This is the fourth in a series looking at loneliness - track back through our diary for previous parts

The obligatory Pokemon Go reference...

The obligatory Pokemon Go reference...

RATHER THAN CREATE MORE DIGITAL TOOLS  WE NEED PEOPLE WHO CAN CONNECT THE MANY RESOURCES AND SKILLS ALREADY AVAILABLE 

That quote comes from a post that Amy Morgan wrote for the Lab when we first started looking at the issue of loneliness. In the short research piece  we concluded that creating a 'Bromford' network to better connect people would be exactly the wrong direction of travel.

Many of us have reached 'peak social network'. We are already overrun with notifications from Facebook , Twitter and Instagram so please don't ask us to join us your new Slack channel. 

Any new network that aims to bring people together needs to be a truly killer app.

The success of Pokemon Go has already been blogged to death - but there are important lessons to be learned about how new networks can A) call people to join them and B) change behaviour.

As Amy said herself "I moved into my house a year ago - and Pokemon Go has introduced me to people I've never even seen before." A number of events worldwide have shown the game has the power to bring communities together in a safe, friendly, and positive environment.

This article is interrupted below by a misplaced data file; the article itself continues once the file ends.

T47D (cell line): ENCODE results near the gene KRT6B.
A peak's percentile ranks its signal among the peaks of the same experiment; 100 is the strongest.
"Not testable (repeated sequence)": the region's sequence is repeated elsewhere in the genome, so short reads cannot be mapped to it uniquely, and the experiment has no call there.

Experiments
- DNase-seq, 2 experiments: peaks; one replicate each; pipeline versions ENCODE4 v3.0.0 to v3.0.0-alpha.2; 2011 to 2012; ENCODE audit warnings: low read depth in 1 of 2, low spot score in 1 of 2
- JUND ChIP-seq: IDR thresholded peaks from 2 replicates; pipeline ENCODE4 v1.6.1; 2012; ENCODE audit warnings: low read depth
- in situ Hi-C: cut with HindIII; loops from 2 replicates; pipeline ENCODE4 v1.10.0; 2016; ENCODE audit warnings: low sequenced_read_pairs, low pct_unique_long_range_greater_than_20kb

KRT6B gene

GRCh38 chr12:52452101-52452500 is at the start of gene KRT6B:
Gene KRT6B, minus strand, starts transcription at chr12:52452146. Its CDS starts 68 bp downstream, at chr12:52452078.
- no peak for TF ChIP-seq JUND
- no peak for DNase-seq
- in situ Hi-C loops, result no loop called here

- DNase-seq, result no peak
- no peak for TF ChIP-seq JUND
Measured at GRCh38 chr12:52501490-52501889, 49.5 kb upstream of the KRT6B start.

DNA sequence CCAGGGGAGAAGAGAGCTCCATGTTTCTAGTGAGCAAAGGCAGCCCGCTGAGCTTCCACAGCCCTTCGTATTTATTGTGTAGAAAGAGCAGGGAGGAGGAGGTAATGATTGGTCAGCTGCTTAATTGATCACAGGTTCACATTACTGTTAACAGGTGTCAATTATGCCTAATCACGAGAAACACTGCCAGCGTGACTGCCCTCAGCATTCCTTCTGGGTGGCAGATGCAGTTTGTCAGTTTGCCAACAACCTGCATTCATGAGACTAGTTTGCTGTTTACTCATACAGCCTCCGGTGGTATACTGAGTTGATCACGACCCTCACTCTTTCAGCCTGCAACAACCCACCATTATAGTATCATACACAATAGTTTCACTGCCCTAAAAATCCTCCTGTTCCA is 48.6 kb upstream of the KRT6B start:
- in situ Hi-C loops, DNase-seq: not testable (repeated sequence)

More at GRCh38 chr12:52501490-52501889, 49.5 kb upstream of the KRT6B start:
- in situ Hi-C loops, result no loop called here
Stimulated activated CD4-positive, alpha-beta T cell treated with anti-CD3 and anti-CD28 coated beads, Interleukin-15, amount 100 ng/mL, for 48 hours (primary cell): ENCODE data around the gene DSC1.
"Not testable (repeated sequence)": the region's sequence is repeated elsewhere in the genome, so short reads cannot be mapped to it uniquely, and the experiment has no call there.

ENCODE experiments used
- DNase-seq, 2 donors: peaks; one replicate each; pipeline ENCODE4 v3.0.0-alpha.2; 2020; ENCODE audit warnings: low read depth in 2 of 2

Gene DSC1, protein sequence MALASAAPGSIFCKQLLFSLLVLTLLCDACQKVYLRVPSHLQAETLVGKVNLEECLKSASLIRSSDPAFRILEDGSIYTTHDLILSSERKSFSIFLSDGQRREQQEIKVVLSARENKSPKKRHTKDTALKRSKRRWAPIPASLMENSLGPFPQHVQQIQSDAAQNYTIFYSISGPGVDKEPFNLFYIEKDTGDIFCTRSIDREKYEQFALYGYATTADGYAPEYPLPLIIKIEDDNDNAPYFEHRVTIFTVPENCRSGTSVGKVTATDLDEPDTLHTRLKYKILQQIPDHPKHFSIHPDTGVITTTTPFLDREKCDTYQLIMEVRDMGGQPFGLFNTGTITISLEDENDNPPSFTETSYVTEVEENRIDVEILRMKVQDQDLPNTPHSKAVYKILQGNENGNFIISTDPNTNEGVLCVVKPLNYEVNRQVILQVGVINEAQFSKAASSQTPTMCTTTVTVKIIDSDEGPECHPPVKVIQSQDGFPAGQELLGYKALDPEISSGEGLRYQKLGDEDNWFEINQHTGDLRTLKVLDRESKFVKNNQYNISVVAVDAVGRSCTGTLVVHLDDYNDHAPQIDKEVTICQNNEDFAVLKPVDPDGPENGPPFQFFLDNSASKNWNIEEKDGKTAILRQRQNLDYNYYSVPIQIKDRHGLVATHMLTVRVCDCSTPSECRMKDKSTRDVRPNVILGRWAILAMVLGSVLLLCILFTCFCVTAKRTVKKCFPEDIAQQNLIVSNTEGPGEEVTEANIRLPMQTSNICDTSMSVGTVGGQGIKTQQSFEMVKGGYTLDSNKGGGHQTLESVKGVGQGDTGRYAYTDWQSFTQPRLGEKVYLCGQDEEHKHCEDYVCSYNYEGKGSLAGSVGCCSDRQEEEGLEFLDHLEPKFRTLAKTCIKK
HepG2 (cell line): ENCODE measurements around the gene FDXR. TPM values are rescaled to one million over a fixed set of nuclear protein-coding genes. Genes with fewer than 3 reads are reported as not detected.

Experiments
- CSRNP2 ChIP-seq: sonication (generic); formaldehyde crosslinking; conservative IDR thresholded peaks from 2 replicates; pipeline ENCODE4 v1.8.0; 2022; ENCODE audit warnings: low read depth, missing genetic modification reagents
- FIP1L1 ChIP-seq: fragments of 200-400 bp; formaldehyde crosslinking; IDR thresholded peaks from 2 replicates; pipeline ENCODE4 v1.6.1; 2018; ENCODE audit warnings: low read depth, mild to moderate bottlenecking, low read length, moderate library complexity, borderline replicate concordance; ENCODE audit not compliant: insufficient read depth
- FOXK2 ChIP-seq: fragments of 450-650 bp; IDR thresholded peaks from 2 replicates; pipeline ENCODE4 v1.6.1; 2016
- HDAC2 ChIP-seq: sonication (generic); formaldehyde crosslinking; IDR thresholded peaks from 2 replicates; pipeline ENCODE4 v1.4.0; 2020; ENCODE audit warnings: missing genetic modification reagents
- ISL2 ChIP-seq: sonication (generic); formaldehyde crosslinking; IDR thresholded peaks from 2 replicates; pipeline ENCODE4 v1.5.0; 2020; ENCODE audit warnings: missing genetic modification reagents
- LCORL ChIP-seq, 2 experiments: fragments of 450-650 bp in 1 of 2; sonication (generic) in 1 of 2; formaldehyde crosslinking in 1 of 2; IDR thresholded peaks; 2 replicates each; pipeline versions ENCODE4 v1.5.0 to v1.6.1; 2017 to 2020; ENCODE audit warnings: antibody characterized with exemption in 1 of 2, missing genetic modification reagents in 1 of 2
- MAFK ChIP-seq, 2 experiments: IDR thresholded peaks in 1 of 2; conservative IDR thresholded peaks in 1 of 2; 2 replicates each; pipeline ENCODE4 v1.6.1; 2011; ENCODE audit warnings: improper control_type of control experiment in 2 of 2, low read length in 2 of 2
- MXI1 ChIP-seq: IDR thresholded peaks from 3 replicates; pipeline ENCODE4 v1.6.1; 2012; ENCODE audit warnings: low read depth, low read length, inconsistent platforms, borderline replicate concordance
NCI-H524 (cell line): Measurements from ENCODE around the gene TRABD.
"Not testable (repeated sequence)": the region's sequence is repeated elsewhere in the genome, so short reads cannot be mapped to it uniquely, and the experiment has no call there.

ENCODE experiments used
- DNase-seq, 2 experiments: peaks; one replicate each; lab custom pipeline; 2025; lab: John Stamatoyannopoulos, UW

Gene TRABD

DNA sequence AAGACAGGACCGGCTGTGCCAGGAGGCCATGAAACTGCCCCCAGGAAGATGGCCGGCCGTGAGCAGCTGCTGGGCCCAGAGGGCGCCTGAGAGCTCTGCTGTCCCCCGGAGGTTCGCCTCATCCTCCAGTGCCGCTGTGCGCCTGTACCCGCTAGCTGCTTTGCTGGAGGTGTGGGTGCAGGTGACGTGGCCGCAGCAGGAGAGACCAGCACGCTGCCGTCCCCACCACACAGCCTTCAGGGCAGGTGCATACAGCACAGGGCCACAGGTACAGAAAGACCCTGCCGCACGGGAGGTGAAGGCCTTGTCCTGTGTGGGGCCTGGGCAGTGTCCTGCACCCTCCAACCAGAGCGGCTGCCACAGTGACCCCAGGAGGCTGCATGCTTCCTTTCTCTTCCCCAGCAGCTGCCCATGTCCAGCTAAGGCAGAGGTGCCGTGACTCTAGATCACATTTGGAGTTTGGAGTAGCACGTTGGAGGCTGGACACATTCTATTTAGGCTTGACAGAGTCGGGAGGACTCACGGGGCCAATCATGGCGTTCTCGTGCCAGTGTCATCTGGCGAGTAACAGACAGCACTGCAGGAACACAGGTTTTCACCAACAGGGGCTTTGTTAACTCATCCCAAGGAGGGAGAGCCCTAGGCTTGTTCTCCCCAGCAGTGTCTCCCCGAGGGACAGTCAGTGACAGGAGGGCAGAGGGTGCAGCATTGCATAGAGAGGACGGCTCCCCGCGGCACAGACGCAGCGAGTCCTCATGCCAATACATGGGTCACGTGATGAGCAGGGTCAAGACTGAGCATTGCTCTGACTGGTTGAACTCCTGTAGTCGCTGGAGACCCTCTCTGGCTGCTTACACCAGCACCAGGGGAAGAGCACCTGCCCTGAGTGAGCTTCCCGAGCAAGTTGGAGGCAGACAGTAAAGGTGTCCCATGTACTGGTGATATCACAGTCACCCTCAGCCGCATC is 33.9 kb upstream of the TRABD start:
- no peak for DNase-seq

Some people have talked about a 'population level' surge in fitness activity - all from a game that didn't have any intention of improving health. The diagram below from Jawbone tells it's own story. 

So, what's this got to do with our Lab Tests on Loneliness?

There are a lots of digital tools available that aim to address issues of isolation or ageing. The funding and creation of new ones shows no sign of slowing. 

One things for sure - we don’t think Bromford are need to develop any more.  

Our test will explore what’s the best of those available? What are the ones that communities could be exploring and how can community connectors play a role in promoting the role of digital networks. 

This will be a series of small scale tests (approx six) between now and April 2017 to add to the toolkit of our Neighbourhood Coaches. It may also see tests of technology at the early stage of the mainstream market e.g sensors and i-beacons. 

As we said in our last post our aim is to see a community connector on every corner.
To make sure bump spaces exist for accidental encounters.
And to see communities supported by the digital tools they need. 

We'll conclude our series of posts tomorrow

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